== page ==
A dry-laid stone walkway requires a bit of planning and some muscle to build. But the results are stunning and well worth the effort.
This walkway is made of flat stones resting on a bed of sand and gravel. Lifting stones can be rough on the back, so be sure to rely on your legs as much as possible when lifting the stones.
- Carpenter’s pencil
- Dust mask
- Safety Glasses
- 3-pound sledgehammer
- Garden hose
- Garden edger
- Work gloves
- Garden rake
- Power tamper
- Rubber mallet
- Brick chisel
- Stiff brush or broom
Step 1: Lay out the path
Lay out the boundaries and slope of the walkway using batterboards, stakes, and mason’s line. Separate the sod along the edge of the walk with an edger. Loosen it by slipping the blade of a spade underneath the sod and pressing the handle flush with the ground. The loosened sod can be removed by kicking the back of the spade. Dig a bed deep enough to accommodate 4 inches of gravel, 2 inches of sand, and the thickness of the stones.
Step 2: Fill the bed with gravel and sand
Measure down from the mason’s line to make sure the surface follows the intended slope of the walk. Fill the excavated area with 2 inches of gravel. Tamp the gravel with a power tamper. Add another 2 inches and tamp again, repeating as needed until you have 4 inches of tamped gravel. Cover the surface with landscape fabric. If you need more than one piece of landscape fabric, overlap the sheets 12 to 18 inches. Spread 2 inches of bedding sand over the landscape fabric.
Step 3: Make a trial layout
Lay out the stones for the walkway on the ground next to the excavation — this leaves the sand-and-gravel bed undisturbed while you cut and fit stones. A gap of ½ inch between stones makes for a secure and tidy walk. You’ll almost certainly need to cut a few stones to make them fit.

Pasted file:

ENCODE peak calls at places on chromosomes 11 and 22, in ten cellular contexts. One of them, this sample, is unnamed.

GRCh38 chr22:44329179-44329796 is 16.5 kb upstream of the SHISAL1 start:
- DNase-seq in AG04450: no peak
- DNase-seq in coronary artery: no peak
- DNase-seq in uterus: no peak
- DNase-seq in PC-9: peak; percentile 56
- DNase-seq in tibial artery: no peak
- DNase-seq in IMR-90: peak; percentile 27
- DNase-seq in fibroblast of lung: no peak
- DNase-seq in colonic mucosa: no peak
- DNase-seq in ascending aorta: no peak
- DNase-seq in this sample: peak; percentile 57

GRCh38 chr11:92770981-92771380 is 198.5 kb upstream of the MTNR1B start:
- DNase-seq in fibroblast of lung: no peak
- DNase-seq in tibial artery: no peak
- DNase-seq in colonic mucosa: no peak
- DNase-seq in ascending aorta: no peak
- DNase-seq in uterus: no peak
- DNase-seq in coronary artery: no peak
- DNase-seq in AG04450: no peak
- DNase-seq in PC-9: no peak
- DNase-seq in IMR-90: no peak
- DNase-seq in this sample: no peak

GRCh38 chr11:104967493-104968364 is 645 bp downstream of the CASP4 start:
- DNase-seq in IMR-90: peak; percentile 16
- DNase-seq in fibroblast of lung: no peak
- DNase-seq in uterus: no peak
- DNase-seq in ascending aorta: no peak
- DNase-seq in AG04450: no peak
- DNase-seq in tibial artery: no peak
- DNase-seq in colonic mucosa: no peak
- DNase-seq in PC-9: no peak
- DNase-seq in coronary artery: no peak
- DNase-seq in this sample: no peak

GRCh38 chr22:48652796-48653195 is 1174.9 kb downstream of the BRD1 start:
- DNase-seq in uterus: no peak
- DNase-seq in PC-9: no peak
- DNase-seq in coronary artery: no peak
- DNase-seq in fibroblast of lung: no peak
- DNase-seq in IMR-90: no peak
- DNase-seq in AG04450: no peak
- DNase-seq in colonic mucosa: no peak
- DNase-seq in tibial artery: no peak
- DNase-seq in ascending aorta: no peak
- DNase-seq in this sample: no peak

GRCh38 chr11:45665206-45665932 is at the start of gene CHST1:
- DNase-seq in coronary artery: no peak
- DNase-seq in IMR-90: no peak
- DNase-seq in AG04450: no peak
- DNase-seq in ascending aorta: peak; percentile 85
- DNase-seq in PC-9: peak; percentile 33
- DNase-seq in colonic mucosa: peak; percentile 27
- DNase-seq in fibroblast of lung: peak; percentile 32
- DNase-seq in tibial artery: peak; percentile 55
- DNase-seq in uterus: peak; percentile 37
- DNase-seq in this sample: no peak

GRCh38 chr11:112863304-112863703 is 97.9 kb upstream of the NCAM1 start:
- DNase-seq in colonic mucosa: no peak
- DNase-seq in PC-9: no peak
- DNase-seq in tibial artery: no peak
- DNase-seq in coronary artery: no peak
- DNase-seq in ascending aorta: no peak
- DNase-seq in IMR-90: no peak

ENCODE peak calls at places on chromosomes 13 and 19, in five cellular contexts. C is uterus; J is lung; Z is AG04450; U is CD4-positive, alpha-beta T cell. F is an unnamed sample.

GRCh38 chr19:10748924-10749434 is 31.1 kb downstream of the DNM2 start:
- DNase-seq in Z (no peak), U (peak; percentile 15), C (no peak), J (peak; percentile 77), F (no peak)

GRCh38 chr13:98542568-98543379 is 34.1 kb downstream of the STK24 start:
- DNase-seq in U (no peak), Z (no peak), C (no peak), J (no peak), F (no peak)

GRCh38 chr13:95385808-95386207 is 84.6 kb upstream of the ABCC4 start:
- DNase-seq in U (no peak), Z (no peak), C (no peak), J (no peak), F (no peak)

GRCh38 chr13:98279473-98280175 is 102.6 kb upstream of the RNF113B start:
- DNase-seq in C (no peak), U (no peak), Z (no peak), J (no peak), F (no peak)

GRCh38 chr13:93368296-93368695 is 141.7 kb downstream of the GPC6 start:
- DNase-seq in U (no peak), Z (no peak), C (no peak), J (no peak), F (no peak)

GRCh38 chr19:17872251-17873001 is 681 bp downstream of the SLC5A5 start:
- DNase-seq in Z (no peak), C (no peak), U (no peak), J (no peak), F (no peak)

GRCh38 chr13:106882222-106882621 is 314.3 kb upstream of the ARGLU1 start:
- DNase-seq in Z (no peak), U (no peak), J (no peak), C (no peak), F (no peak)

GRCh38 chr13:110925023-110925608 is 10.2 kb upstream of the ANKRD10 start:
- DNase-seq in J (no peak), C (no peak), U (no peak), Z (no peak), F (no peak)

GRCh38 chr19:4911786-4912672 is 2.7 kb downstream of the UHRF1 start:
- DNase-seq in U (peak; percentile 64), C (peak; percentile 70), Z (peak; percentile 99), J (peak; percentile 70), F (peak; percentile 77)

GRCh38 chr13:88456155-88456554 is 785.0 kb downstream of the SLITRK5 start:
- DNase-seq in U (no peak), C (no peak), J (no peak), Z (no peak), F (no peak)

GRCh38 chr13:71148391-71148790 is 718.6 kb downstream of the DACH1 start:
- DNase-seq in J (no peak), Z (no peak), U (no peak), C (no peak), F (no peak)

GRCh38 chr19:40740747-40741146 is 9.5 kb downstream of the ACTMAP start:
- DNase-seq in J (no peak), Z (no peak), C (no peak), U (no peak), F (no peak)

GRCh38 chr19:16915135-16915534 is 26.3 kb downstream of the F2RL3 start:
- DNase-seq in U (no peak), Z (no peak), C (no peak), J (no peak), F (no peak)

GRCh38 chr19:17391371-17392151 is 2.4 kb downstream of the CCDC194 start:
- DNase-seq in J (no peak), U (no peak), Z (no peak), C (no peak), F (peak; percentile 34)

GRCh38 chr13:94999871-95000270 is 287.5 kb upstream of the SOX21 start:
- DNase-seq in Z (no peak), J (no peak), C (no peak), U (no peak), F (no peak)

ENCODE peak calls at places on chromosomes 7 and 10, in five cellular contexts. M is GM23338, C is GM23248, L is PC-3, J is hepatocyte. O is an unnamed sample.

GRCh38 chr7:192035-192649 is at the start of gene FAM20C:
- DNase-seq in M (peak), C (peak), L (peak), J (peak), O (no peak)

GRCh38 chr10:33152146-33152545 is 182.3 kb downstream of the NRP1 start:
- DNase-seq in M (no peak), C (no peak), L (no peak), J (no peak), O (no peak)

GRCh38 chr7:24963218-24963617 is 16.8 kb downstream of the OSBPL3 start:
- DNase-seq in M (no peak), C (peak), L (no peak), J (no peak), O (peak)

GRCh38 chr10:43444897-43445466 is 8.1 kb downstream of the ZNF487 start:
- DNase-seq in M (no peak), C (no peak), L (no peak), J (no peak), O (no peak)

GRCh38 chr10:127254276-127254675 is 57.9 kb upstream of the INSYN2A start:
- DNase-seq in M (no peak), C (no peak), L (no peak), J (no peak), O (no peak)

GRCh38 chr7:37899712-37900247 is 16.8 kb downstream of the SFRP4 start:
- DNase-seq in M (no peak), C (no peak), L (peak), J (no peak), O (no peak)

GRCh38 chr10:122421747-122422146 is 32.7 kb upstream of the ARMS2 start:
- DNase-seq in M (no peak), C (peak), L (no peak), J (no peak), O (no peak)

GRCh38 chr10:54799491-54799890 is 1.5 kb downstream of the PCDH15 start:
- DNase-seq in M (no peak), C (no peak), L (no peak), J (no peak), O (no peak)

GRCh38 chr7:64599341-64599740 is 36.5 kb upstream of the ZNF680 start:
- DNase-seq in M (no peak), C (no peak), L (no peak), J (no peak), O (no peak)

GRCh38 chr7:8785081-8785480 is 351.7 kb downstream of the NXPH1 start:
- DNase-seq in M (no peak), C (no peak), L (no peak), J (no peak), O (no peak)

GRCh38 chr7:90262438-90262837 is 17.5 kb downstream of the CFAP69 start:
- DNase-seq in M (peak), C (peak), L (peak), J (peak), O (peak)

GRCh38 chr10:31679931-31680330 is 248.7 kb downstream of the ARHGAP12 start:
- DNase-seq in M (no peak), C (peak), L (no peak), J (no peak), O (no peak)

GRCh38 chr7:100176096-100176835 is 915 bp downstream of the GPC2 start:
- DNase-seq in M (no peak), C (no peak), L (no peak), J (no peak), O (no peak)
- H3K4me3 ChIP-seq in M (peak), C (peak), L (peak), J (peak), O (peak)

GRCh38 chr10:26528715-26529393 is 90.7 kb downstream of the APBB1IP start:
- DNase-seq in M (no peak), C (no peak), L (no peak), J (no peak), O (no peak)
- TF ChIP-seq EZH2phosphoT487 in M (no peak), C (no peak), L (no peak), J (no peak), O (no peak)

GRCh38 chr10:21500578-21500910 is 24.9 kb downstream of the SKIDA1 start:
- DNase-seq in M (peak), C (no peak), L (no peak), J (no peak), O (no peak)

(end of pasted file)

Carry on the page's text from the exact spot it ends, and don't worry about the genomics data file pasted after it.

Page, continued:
Step 4: Cut and place the stones
When you need to cut a stone, mark the cut with a carpenter’s pencil, making the cut as straight as possible. Hold a brick chisel to the pencil line and strike it with a 3-pound sledgehammer. Score along the entire line this way. Place the stone on a block of wood with the scored line over the edge of the block. Detach the cut with a single, solid blow. Place the stones in position on the sand-and-gravel bed. Embed each one in the sand by tapping it with a rubber mallet until it is flush with the adjacent ground.
Step 5: Check for flatness
Stone walkways are never perfectly flat, but check for high and low spots by placing a straight 2×4 across the length and width of the walk. Settle a high stone with a tap of the mallet or by removing sand from beneath it. Add additional sand under any low-lying stones. Once you’ve laid all the stones, sweep mason’s sand into the joints with a stiff brush or broom. Since you can’t use a power tamper on uneven surfaces such as natural stone, mist the surface with water. Continue adding sand and misting until the joints are filled to the level of the stones.